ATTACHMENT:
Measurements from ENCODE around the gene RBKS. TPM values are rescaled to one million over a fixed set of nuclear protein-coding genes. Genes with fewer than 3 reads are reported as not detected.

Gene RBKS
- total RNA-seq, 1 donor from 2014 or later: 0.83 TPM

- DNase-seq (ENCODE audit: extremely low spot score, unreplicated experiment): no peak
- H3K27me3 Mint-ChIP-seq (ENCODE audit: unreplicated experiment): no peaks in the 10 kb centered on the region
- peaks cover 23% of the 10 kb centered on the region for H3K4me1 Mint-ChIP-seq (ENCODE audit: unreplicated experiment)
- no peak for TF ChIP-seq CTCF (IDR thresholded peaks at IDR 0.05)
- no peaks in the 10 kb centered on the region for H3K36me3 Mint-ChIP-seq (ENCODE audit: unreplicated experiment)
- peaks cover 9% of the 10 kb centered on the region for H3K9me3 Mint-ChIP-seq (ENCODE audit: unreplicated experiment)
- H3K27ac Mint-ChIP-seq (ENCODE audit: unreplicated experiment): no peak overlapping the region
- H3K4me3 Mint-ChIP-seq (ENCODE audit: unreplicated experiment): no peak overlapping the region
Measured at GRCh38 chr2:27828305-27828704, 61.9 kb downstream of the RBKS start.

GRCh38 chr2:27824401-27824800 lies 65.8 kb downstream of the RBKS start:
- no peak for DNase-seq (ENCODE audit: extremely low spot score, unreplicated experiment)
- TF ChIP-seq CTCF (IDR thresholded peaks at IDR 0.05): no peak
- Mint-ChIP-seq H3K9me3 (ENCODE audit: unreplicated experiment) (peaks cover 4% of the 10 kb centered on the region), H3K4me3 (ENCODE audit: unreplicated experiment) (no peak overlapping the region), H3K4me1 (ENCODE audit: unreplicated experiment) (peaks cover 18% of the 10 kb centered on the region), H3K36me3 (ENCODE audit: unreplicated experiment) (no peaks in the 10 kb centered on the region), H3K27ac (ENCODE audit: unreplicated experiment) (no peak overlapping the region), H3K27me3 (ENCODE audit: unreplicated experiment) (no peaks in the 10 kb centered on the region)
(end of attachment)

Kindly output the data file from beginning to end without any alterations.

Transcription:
Measurements from ENCODE around the gene RBKS. TPM values are rescaled to one million over a fixed set of nuclear protein-coding genes. Genes with fewer than 3 reads are reported as not detected.

Gene RBKS
- total RNA-seq, 1 donor from 2014 or later: 0.83 TPM

- DNase-seq (ENCODE audit: extremely low spot score, unreplicated experiment): no peak
- H3K27me3 Mint-ChIP-seq (ENCODE audit: unreplicated experiment): no peaks in the 10 kb centered on the region
- peaks cover 23% of the 10 kb centered on the region for H3K4me1 Mint-ChIP-seq (ENCODE audit: unreplicated experiment)
- no peak for TF ChIP-seq CTCF (IDR thresholded peaks at IDR 0.05)
- no peaks in the 10 kb centered on the region for H3K36me3 Mint-ChIP-seq (ENCODE audit: unreplicated experiment)
- peaks cover 9% of the 10 kb centered on the region for H3K9me3 Mint-ChIP-seq (ENCODE audit: unreplicated experiment)
- H3K27ac Mint-ChIP-seq (ENCODE audit: unreplicated experiment): no peak overlapping the region
- H3K4me3 Mint-ChIP-seq (ENCODE audit: unreplicated experiment): no peak overlapping the region
Measured at GRCh38 chr2:27828305-27828704, 61.9 kb downstream of the RBKS start.

GRCh38 chr2:27824401-27824800 lies 65.8 kb downstream of the RBKS start:
- no peak for DNase-seq (ENCODE audit: extremely low spot score, unreplicated experiment)
- TF ChIP-seq CTCF (IDR thresholded peaks at IDR 0.05): no peak
- Mint-ChIP-seq H3K9me3 (ENCODE audit: unreplicated experiment) (peaks cover 4% of the 10 kb centered on the region), H3K4me3 (ENCODE audit: unreplicated experiment) (no peak overlapping the region), H3K4me1 (ENCODE audit: unreplicated experiment) (peaks cover 18% of the 10 kb centered on the region), H3K36me3 (ENCODE audit: unreplicated experiment) (no peaks in the 10 kb centered on the region), H3K27ac (ENCODE audit: unreplicated experiment) (no peak overlapping the region), H3K27me3 (ENCODE audit: unreplicated experiment) (no peaks in the 10 kb centered on the region)